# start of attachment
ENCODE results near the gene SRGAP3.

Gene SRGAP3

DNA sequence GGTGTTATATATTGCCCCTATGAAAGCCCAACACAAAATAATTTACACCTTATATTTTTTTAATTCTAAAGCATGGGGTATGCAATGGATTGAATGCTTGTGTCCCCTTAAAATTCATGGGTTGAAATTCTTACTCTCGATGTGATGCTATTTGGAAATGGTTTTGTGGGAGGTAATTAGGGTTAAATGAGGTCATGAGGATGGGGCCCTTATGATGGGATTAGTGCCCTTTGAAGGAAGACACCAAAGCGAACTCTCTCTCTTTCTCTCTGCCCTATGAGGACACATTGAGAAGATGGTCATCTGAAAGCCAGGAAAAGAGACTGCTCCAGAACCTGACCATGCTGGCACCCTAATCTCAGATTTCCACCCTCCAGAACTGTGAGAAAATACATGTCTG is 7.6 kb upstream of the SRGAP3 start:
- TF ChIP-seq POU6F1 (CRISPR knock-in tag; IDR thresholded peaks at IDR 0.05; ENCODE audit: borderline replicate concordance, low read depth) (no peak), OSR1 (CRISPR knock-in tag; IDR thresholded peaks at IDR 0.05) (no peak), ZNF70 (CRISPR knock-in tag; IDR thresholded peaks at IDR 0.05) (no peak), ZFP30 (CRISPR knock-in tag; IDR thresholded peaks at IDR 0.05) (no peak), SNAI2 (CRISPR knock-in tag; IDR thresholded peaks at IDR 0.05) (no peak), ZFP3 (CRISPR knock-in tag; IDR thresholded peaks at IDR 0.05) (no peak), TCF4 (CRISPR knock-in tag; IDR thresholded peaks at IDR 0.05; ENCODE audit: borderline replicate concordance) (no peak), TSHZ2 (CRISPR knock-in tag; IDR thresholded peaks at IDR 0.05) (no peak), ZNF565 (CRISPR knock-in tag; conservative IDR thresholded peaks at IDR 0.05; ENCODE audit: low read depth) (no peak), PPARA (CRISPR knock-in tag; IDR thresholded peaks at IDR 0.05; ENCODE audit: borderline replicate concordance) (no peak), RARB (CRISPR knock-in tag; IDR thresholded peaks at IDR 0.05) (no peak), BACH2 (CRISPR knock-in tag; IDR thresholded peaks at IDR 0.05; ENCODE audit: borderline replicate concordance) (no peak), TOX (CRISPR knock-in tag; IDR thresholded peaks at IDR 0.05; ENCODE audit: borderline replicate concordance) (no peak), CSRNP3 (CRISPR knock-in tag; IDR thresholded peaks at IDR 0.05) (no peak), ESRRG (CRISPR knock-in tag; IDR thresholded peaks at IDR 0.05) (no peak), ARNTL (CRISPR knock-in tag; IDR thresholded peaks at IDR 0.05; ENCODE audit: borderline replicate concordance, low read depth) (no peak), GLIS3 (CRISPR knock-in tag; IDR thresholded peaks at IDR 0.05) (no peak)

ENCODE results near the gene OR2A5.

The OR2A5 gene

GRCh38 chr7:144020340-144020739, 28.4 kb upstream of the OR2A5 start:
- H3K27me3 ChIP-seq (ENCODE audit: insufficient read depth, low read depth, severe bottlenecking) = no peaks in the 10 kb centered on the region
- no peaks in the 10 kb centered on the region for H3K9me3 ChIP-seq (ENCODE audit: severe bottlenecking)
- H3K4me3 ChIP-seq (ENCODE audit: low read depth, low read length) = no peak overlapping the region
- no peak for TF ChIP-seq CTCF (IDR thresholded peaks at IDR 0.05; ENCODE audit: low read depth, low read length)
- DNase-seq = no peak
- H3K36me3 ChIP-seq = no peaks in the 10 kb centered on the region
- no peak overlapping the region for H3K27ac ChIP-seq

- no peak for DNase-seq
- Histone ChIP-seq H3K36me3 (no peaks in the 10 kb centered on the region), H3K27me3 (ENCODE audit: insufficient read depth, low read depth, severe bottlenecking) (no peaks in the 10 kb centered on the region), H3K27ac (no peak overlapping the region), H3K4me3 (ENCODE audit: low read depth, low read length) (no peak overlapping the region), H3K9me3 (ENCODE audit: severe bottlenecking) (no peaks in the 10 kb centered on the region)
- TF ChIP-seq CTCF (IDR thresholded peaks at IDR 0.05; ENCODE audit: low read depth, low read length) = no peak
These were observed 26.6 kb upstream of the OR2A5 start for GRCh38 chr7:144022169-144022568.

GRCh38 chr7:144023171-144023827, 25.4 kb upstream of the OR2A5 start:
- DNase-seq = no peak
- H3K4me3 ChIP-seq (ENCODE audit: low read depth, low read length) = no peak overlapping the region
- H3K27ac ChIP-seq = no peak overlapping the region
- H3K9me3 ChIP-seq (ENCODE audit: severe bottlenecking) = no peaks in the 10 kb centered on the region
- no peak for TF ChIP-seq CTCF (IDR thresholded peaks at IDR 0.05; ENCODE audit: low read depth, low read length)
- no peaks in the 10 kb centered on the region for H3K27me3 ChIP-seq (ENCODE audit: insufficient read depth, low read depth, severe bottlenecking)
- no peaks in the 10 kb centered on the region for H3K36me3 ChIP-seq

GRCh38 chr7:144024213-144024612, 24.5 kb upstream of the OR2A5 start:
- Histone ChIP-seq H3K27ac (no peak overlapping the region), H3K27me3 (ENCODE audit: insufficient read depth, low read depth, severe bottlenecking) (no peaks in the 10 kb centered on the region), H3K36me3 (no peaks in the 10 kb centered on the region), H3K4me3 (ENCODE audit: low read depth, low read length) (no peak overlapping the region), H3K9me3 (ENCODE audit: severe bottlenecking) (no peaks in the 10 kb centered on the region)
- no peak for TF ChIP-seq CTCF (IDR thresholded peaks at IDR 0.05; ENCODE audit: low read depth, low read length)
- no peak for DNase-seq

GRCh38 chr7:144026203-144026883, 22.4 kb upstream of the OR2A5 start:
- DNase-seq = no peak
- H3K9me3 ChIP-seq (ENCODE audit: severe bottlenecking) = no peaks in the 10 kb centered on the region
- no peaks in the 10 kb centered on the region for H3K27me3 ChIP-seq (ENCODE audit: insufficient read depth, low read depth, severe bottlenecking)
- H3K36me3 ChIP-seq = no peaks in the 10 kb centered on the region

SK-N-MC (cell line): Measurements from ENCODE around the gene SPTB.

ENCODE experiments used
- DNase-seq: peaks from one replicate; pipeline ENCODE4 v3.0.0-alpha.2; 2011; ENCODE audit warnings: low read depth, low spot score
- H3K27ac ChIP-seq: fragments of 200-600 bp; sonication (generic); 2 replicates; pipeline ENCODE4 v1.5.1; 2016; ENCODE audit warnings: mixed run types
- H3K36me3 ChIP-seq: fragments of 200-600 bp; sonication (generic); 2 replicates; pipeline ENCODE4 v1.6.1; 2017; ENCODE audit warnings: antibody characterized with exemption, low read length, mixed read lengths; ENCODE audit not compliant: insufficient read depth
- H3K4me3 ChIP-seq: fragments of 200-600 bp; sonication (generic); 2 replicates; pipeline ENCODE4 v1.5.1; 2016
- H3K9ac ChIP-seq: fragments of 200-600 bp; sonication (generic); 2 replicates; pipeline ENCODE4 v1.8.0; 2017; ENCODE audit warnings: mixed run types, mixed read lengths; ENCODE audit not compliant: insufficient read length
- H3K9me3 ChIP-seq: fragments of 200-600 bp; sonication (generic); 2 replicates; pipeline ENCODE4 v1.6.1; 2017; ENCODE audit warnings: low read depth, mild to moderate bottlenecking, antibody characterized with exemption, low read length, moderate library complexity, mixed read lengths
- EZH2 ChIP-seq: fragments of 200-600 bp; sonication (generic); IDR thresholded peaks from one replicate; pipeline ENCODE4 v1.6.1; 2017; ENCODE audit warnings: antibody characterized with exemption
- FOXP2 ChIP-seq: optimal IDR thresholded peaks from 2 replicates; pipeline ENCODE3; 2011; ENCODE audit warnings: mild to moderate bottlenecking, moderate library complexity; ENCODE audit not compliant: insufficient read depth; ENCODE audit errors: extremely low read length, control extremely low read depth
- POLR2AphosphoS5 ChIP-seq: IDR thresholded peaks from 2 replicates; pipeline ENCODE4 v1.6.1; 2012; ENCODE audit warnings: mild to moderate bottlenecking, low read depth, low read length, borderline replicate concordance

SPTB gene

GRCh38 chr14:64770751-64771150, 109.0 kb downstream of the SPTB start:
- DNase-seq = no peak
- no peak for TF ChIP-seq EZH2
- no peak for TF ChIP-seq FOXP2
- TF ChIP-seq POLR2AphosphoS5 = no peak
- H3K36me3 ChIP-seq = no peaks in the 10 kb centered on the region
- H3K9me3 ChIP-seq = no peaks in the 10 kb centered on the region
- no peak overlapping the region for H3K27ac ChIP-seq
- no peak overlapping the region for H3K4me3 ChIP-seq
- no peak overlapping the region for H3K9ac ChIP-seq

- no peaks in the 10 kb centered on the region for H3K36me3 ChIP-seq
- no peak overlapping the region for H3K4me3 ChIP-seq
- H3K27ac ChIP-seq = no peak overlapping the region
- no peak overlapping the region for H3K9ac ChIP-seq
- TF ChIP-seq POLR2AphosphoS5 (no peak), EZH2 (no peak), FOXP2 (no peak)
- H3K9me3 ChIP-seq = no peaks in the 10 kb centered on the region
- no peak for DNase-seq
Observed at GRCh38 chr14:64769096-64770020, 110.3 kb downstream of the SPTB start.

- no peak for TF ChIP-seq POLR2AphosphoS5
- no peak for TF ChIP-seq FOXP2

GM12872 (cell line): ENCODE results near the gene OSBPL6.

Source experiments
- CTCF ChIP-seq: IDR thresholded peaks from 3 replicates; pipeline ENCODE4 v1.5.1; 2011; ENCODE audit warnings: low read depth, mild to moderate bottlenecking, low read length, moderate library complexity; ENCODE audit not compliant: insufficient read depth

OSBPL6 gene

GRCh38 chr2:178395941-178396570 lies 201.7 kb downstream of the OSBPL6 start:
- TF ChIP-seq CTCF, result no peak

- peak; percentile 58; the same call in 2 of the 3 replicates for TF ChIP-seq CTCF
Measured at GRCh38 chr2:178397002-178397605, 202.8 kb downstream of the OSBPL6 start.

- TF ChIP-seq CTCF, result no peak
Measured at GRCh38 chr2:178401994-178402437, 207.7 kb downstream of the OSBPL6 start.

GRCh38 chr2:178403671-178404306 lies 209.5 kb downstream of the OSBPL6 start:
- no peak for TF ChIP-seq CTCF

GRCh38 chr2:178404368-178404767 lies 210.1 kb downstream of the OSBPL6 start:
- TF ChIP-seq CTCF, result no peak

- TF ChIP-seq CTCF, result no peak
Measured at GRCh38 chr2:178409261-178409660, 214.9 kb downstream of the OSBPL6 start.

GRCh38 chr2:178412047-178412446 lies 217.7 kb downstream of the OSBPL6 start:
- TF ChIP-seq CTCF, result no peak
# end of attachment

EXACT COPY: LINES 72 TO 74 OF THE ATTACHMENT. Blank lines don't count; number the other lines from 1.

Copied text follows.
GRCh38 chr2:178395941-178396570 lies 201.7 kb downstream of the OSBPL6 start:
- TF ChIP-seq CTCF, result no peak

- peak; percentile 58; the same call in 2 of the 3 replicates for TF ChIP-seq CTCF